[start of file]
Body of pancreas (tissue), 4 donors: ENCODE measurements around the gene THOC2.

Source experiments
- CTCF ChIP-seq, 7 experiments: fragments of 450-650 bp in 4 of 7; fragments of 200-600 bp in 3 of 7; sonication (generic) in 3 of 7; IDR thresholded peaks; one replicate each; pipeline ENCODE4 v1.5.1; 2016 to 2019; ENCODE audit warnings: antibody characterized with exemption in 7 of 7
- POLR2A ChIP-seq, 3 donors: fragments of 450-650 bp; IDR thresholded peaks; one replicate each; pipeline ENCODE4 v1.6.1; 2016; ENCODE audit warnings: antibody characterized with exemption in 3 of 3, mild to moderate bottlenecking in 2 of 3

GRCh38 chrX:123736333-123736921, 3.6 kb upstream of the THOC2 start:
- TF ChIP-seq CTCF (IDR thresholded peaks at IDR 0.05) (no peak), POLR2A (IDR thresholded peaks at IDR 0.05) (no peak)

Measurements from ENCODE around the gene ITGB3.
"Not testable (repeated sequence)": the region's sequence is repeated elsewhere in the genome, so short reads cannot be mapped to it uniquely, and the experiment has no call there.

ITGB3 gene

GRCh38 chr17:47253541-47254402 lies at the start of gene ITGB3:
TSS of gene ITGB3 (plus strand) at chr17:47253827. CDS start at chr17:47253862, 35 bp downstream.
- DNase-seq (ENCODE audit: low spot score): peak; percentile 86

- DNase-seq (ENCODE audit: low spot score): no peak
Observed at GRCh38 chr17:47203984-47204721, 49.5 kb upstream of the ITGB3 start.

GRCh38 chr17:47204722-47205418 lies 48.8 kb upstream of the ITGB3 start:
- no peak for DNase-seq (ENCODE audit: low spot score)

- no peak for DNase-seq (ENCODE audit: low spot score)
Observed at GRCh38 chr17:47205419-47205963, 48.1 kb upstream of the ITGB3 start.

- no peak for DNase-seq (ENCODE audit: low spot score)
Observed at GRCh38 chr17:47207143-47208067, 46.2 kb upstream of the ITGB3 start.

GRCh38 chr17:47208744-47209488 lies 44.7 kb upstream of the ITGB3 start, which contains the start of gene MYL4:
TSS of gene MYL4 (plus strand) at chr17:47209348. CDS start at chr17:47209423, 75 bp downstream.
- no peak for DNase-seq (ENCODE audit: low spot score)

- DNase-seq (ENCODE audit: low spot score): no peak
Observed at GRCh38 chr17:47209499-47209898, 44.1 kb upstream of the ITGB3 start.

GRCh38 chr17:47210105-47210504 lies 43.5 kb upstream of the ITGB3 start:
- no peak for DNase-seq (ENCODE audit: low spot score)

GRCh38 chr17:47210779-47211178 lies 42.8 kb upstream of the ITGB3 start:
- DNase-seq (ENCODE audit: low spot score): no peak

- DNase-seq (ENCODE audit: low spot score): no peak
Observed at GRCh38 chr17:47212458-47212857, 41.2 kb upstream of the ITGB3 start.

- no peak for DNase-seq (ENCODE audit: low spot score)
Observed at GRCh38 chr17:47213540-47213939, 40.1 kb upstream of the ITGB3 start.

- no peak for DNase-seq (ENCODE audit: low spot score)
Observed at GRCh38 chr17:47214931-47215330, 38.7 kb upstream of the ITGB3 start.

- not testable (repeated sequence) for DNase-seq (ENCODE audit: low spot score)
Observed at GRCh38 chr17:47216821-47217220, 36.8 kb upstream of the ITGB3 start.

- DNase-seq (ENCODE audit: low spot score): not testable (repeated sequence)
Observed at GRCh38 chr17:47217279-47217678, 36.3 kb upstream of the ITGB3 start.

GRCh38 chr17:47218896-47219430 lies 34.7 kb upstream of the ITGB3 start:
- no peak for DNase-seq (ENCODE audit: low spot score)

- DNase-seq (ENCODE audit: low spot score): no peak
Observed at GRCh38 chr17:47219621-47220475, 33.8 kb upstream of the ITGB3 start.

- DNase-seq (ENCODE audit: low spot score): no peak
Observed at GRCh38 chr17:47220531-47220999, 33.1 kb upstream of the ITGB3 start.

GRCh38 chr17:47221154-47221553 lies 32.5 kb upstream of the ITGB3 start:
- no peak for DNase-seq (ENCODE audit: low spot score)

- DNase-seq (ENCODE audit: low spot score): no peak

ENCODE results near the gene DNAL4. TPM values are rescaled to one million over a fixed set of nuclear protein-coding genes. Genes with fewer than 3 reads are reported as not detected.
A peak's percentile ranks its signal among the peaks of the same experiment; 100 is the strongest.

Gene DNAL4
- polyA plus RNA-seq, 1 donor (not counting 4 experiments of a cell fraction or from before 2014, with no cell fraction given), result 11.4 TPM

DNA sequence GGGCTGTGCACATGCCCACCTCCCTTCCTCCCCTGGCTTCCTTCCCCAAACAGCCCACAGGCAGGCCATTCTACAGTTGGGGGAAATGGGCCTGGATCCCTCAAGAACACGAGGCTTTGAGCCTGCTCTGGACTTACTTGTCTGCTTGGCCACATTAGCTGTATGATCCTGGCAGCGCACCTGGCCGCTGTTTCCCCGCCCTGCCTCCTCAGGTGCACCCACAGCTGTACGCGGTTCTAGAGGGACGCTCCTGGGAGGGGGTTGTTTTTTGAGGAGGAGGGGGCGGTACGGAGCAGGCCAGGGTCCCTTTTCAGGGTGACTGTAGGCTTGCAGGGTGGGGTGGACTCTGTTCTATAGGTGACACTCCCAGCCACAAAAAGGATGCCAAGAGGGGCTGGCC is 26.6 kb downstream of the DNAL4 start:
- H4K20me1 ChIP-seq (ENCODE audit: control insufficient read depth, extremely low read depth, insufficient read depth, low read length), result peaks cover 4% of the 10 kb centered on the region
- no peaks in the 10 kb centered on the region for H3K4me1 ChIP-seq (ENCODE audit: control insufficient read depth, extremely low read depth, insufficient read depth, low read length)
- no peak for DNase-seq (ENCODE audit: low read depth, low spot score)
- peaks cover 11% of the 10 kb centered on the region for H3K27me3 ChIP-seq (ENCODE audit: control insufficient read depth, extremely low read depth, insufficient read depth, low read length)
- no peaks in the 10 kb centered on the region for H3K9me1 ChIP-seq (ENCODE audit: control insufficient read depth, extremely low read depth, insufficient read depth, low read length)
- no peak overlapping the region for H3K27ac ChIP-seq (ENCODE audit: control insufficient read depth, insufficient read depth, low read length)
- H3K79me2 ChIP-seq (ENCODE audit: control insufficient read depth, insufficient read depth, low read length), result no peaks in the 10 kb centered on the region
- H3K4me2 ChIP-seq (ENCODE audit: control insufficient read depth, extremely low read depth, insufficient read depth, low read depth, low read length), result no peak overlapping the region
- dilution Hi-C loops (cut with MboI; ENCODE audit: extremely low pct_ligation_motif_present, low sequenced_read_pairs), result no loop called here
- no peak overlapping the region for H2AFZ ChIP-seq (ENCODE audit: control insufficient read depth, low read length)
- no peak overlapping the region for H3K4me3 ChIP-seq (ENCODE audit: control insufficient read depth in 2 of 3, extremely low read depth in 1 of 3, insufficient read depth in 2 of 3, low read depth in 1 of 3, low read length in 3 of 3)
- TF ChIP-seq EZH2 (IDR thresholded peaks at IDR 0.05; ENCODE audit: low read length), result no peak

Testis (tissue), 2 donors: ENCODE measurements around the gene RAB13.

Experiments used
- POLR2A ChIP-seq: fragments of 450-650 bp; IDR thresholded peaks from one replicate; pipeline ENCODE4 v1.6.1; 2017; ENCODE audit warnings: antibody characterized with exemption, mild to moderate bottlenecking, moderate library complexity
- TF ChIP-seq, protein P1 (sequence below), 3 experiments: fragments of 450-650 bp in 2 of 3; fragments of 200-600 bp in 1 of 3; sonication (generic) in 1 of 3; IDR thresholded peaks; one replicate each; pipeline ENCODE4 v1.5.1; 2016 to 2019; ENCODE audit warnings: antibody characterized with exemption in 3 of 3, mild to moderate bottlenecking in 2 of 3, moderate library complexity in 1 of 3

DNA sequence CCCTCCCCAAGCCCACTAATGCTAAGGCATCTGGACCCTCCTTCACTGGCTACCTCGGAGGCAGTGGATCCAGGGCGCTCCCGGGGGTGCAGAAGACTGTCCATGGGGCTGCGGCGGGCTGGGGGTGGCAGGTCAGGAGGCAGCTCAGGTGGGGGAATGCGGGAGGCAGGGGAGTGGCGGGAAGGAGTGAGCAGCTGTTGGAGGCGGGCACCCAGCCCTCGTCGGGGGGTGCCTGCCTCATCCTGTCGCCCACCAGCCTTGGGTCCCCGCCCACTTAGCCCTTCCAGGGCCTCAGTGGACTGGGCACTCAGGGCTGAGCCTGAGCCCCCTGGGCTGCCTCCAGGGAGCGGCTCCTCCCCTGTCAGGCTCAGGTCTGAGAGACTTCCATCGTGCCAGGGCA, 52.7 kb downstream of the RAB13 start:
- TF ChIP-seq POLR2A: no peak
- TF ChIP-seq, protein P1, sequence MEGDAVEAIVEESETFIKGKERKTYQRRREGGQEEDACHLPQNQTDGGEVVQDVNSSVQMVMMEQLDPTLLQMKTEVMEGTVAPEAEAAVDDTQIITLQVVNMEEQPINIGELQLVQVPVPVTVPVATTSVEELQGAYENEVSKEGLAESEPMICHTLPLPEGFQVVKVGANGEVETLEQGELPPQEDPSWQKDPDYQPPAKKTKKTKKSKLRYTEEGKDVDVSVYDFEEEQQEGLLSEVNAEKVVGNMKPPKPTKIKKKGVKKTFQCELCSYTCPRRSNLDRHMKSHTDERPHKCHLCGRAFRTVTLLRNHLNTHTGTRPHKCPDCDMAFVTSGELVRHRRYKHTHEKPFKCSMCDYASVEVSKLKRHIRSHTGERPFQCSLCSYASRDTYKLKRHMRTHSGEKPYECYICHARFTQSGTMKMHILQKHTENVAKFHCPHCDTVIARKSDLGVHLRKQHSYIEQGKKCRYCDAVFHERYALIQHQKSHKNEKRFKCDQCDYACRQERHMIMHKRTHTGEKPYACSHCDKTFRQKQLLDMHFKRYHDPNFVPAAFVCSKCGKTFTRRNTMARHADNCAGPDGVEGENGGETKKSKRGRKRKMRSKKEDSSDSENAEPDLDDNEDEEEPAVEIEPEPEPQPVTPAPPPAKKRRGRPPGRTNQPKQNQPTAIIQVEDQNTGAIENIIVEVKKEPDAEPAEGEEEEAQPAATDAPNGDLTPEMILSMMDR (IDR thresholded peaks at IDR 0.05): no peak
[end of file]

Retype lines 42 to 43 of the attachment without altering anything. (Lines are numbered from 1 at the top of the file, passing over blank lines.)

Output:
- DNase-seq (ENCODE audit: low spot score): no peak
Observed at GRCh38 chr17:47219621-47220475, 33.8 kb upstream of the ITGB3 start.